Literature review week 4: Towards understanding governance for sustainable urban water management

Towards understanding governance for sustainable urban water management

Paper by S.J. van de Meene,*, R.R. Brown , M.A. Farrelly

Reviewed by Pinal Desai

This literature aims at the governmental level policies that should be incorporated to make urban water management more sustainable. The research focuses the current systems and trends and proposed theories in the Australian urban sectors. The analysis and conclusions presented in this paper depend on the data received from interviews conducted in Sydney and Melbourne. The authors use various scholarly approaches for the underlying thought for the interview questions. The paper extends current scholarship by revealing attributes of a hybrid governance approach for SUWM, challenging the traditional separation of ideal hierarchical, market and network governance approaches- the three ideal governance approaches that are often identified.

Hierarchical governance consists of formal arrangements and representative democratic accountability mechanisms (Kjær, 2004). This approach characterised early urban water management and was observed in large, centralised public authorities for wastewater, water supply and drainage services (Vlachos and Braga, 2001), with vertical accountability and little stakeholder participation

Market governance aims to allocate resources efficiently and empower citizens (Pierre and Peters, 2000). This approach became popular during the 1990s and was observed in urban water management through full cost pricing, introduction of competition and privatisation (Bakker, 2002).

Network governance is founded on reciprocity and consensus(Kjær, 2004), and acknowledges public, private and civil actor participation is required for effective public policy development and implementation (Klijn and Koppenjan, 2000). Networks can exhibit self-governing tendencies, which can be resistant to external influences, such as government steering, and pose challenges for accountability (Kjær, 2004). Although an empirical example of a network governance approach has not been formally identified in urban water management, scholars implicitly advocate this approach for SUWM (see Brown et al., 2009; Pahl-Wostl, 2007, 2008).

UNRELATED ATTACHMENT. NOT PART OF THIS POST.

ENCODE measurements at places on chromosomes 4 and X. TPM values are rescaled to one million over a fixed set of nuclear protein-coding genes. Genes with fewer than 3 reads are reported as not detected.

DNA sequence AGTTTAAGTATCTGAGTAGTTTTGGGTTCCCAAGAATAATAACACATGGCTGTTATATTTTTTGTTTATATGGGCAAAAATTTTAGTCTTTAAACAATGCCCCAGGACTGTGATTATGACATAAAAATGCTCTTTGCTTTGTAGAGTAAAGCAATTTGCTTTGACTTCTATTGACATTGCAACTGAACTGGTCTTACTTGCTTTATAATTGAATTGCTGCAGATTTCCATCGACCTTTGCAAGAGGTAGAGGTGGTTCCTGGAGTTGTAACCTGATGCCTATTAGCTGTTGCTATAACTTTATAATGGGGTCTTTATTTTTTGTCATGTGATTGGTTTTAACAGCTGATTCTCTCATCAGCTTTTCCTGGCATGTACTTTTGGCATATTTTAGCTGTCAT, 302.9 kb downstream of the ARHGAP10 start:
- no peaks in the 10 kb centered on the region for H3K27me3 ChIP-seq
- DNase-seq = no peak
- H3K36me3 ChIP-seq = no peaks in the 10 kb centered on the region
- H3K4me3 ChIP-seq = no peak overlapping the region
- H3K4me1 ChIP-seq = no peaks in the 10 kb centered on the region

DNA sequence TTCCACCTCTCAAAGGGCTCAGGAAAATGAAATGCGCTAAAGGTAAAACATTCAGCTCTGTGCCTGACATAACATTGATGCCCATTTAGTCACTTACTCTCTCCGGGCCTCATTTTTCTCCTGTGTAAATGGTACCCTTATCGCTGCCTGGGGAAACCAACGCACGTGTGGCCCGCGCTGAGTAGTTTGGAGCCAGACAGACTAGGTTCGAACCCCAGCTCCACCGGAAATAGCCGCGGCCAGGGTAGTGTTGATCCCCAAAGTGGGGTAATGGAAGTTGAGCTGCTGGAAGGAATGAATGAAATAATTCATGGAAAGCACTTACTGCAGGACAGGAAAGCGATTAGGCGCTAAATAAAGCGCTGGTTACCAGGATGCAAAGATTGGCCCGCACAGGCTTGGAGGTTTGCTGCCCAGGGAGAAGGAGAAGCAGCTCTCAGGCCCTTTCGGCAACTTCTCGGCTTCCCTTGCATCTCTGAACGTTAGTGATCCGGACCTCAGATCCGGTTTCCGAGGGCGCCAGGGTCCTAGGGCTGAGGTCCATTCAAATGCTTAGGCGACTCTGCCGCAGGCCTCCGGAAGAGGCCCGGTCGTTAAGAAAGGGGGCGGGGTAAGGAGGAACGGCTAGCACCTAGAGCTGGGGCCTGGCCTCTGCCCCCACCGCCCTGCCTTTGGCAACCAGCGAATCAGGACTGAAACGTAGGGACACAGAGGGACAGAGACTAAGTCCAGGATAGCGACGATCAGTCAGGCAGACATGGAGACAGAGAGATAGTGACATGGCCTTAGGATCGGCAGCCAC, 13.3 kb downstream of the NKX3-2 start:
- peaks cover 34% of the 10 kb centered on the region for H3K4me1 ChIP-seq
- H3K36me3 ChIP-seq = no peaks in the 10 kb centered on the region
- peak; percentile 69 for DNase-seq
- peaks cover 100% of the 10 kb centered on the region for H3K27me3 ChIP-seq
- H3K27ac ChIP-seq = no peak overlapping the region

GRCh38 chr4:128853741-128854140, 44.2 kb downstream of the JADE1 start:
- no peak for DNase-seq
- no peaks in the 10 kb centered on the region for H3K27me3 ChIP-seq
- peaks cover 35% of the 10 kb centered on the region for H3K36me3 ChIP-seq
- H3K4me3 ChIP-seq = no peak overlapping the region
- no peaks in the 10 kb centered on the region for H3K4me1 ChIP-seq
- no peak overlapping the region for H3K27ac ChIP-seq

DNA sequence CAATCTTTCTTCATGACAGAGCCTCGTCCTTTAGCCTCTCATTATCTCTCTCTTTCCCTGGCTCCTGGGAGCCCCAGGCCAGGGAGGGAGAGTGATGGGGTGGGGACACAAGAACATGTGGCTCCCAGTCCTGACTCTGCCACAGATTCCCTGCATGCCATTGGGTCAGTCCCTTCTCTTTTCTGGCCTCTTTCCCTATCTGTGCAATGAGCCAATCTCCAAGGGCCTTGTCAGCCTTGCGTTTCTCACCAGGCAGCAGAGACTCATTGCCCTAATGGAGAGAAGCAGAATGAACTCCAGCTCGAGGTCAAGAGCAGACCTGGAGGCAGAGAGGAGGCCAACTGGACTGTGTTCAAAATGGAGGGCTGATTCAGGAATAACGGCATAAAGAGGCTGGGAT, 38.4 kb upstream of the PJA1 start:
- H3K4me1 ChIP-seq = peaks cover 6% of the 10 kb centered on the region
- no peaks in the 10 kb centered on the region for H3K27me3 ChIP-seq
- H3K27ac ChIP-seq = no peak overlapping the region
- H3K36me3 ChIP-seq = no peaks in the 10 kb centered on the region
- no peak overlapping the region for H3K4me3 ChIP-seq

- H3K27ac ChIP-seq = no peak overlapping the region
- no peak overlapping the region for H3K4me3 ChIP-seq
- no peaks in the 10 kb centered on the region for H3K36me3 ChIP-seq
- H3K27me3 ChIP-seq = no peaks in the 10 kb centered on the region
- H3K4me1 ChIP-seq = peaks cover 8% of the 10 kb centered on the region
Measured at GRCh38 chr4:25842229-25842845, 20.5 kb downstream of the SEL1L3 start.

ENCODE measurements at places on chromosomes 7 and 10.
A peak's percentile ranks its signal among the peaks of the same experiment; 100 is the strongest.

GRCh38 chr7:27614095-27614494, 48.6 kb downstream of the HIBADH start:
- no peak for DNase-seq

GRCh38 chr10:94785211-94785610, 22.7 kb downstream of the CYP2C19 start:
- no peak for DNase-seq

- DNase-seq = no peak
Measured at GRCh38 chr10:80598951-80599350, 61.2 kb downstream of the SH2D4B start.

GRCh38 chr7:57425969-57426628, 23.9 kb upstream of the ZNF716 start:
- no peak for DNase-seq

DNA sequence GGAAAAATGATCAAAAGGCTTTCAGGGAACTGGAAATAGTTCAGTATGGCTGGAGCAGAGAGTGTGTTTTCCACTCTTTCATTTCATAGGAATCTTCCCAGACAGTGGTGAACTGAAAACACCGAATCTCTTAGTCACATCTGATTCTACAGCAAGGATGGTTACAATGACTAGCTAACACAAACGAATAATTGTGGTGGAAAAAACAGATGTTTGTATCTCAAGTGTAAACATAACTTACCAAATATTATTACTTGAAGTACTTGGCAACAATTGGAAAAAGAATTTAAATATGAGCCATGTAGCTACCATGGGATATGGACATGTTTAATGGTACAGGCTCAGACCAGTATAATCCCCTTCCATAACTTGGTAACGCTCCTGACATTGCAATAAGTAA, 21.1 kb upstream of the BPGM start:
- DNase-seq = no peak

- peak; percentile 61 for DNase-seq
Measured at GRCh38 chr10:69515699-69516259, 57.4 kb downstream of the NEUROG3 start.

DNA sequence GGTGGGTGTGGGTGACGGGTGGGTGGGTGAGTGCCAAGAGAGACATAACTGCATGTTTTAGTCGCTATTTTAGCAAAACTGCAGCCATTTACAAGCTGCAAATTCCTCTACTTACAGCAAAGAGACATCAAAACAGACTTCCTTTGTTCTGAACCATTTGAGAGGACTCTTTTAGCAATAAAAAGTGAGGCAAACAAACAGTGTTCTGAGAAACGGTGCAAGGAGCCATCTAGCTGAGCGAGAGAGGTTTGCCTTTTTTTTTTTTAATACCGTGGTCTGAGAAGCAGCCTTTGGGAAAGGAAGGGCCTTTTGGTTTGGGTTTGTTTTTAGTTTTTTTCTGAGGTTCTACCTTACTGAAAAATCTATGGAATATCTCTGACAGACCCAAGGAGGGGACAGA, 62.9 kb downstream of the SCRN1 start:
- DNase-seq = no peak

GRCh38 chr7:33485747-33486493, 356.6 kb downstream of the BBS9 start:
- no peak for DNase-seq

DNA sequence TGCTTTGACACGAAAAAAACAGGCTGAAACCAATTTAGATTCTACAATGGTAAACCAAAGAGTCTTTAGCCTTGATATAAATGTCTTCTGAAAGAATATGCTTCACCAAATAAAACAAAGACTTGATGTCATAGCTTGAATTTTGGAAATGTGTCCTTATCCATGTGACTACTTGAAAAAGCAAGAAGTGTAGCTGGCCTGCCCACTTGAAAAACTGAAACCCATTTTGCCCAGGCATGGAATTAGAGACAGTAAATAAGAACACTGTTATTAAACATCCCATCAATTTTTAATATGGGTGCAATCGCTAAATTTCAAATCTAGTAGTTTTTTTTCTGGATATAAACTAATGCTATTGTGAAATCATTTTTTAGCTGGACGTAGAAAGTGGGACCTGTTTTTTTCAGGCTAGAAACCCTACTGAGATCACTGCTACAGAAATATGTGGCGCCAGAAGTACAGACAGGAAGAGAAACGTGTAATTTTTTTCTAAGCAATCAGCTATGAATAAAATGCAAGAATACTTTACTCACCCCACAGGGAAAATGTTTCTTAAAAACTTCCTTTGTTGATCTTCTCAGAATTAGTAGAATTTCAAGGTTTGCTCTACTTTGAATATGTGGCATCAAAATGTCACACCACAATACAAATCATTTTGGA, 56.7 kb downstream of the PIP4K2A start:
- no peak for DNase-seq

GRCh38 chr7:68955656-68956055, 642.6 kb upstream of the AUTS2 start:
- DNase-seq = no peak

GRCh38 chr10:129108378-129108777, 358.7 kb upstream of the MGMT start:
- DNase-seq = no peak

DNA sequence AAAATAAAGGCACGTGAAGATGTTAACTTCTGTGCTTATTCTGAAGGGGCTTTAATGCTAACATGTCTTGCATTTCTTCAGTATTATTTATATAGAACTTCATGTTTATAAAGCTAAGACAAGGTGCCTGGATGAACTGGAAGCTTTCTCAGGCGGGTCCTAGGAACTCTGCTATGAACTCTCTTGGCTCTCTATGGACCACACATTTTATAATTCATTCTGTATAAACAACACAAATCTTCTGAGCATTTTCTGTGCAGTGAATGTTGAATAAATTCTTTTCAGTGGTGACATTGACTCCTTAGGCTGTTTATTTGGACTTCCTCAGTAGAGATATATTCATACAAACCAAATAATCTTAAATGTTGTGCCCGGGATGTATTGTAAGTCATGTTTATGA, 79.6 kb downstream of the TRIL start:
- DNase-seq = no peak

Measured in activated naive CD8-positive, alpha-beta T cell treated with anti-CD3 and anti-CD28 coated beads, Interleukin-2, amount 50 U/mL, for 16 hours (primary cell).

Research approach

Practitioners based in the cases of Sydney and Melbourne were selected because they face significant challenges to enable SUWM which are similar to other large urban areas, such as population growth, environmental impacts from traditional urban water approaches and uncertainty due to climate change.

Data collection, when concluded, was coded and analyzed iteratively until all categories were saturated, suggesting additional data collection would not provide significantly greater insight (Strauss and Corbin, 1998); the two coded datasets were then combined because of numerous similarities between the cities’ data Interview participants were identified through both formal and informal approaches and nominated through at least two independent sources

The SUWM governance features are now discussed using the four regime elements of the analytical framework (Table 2): actors, processes, structures and influences. Under each of the four elements, the regime features and characteristics are described and discussed using literature and then summarized in tables (3-6) some important results of each of these four aspects are mentioned below:

  1. Actors:

Defined under: Problem frame, purpose, knowledge and skills. The actors would likely have diverse knowledge and skills and a positive approach to relationships, both within and between organizations. This perspective highlights the need for actors to understand and appreciate the interconnected physical and socio-institutional elements of a SUWM system.

  1. Process